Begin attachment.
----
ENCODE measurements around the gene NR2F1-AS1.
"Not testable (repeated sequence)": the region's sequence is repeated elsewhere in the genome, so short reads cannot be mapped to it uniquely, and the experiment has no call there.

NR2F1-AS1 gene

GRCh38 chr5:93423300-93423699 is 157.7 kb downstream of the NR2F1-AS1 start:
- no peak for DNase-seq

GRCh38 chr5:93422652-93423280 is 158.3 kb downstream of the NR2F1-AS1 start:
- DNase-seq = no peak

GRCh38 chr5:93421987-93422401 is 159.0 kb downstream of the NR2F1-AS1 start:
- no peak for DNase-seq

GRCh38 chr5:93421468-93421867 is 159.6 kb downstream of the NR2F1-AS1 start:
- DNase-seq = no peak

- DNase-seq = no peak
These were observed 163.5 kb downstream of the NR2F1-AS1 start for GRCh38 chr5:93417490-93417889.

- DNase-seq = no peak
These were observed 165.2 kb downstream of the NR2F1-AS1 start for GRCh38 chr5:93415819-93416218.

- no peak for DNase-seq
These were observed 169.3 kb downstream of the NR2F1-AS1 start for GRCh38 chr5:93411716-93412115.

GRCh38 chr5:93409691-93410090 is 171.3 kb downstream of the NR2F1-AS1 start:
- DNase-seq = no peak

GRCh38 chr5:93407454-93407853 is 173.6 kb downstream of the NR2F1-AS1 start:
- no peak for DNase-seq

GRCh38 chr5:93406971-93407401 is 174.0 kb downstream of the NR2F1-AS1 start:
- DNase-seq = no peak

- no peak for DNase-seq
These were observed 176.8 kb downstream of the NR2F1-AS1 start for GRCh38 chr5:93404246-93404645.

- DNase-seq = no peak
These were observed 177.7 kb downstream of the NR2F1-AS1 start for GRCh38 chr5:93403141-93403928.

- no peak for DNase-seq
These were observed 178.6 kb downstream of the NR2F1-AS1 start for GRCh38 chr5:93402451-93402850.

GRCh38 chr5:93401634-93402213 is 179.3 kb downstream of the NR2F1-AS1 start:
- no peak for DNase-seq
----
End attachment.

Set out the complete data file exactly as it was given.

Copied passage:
ENCODE measurements around the gene NR2F1-AS1.
"Not testable (repeated sequence)": the region's sequence is repeated elsewhere in the genome, so short reads cannot be mapped to it uniquely, and the experiment has no call there.

NR2F1-AS1 gene

GRCh38 chr5:93423300-93423699 is 157.7 kb downstream of the NR2F1-AS1 start:
- no peak for DNase-seq

GRCh38 chr5:93422652-93423280 is 158.3 kb downstream of the NR2F1-AS1 start:
- DNase-seq = no peak

GRCh38 chr5:93421987-93422401 is 159.0 kb downstream of the NR2F1-AS1 start:
- no peak for DNase-seq

GRCh38 chr5:93421468-93421867 is 159.6 kb downstream of the NR2F1-AS1 start:
- DNase-seq = no peak

- DNase-seq = no peak
These were observed 163.5 kb downstream of the NR2F1-AS1 start for GRCh38 chr5:93417490-93417889.

- DNase-seq = no peak
These were observed 165.2 kb downstream of the NR2F1-AS1 start for GRCh38 chr5:93415819-93416218.

- no peak for DNase-seq
These were observed 169.3 kb downstream of the NR2F1-AS1 start for GRCh38 chr5:93411716-93412115.

GRCh38 chr5:93409691-93410090 is 171.3 kb downstream of the NR2F1-AS1 start:
- DNase-seq = no peak

GRCh38 chr5:93407454-93407853 is 173.6 kb downstream of the NR2F1-AS1 start:
- no peak for DNase-seq

GRCh38 chr5:93406971-93407401 is 174.0 kb downstream of the NR2F1-AS1 start:
- DNase-seq = no peak

- no peak for DNase-seq
These were observed 176.8 kb downstream of the NR2F1-AS1 start for GRCh38 chr5:93404246-93404645.

- DNase-seq = no peak
These were observed 177.7 kb downstream of the NR2F1-AS1 start for GRCh38 chr5:93403141-93403928.

- no peak for DNase-seq
These were observed 178.6 kb downstream of the NR2F1-AS1 start for GRCh38 chr5:93402451-93402850.

GRCh38 chr5:93401634-93402213 is 179.3 kb downstream of the NR2F1-AS1 start:
- no peak for DNase-seq